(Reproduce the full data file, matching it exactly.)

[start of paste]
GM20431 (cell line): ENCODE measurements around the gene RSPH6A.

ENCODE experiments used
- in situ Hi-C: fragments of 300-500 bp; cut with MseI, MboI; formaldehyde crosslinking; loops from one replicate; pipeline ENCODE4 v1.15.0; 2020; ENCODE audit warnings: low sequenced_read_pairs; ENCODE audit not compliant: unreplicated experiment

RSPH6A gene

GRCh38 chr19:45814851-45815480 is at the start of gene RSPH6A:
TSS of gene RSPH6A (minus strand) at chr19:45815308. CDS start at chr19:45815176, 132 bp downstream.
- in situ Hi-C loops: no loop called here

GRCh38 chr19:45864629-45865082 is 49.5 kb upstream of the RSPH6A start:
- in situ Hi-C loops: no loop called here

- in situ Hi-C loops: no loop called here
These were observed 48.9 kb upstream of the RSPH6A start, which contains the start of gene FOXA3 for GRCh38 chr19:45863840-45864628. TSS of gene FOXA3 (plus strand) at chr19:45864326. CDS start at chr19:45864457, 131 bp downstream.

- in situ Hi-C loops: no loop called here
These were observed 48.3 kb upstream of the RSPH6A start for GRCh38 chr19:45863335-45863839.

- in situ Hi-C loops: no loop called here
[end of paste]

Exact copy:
GM20431 (cell line): ENCODE measurements around the gene RSPH6A.

ENCODE experiments used
- in situ Hi-C: fragments of 300-500 bp; cut with MseI, MboI; formaldehyde crosslinking; loops from one replicate; pipeline ENCODE4 v1.15.0; 2020; ENCODE audit warnings: low sequenced_read_pairs; ENCODE audit not compliant: unreplicated experiment

RSPH6A gene

GRCh38 chr19:45814851-45815480 is at the start of gene RSPH6A:
TSS of gene RSPH6A (minus strand) at chr19:45815308. CDS start at chr19:45815176, 132 bp downstream.
- in situ Hi-C loops: no loop called here

GRCh38 chr19:45864629-45865082 is 49.5 kb upstream of the RSPH6A start:
- in situ Hi-C loops: no loop called here

- in situ Hi-C loops: no loop called here
These were observed 48.9 kb upstream of the RSPH6A start, which contains the start of gene FOXA3 for GRCh38 chr19:45863840-45864628. TSS of gene FOXA3 (plus strand) at chr19:45864326. CDS start at chr19:45864457, 131 bp downstream.

- in situ Hi-C loops: no loop called here
These were observed 48.3 kb upstream of the RSPH6A start for GRCh38 chr19:45863335-45863839.

- in situ Hi-C loops: no loop called here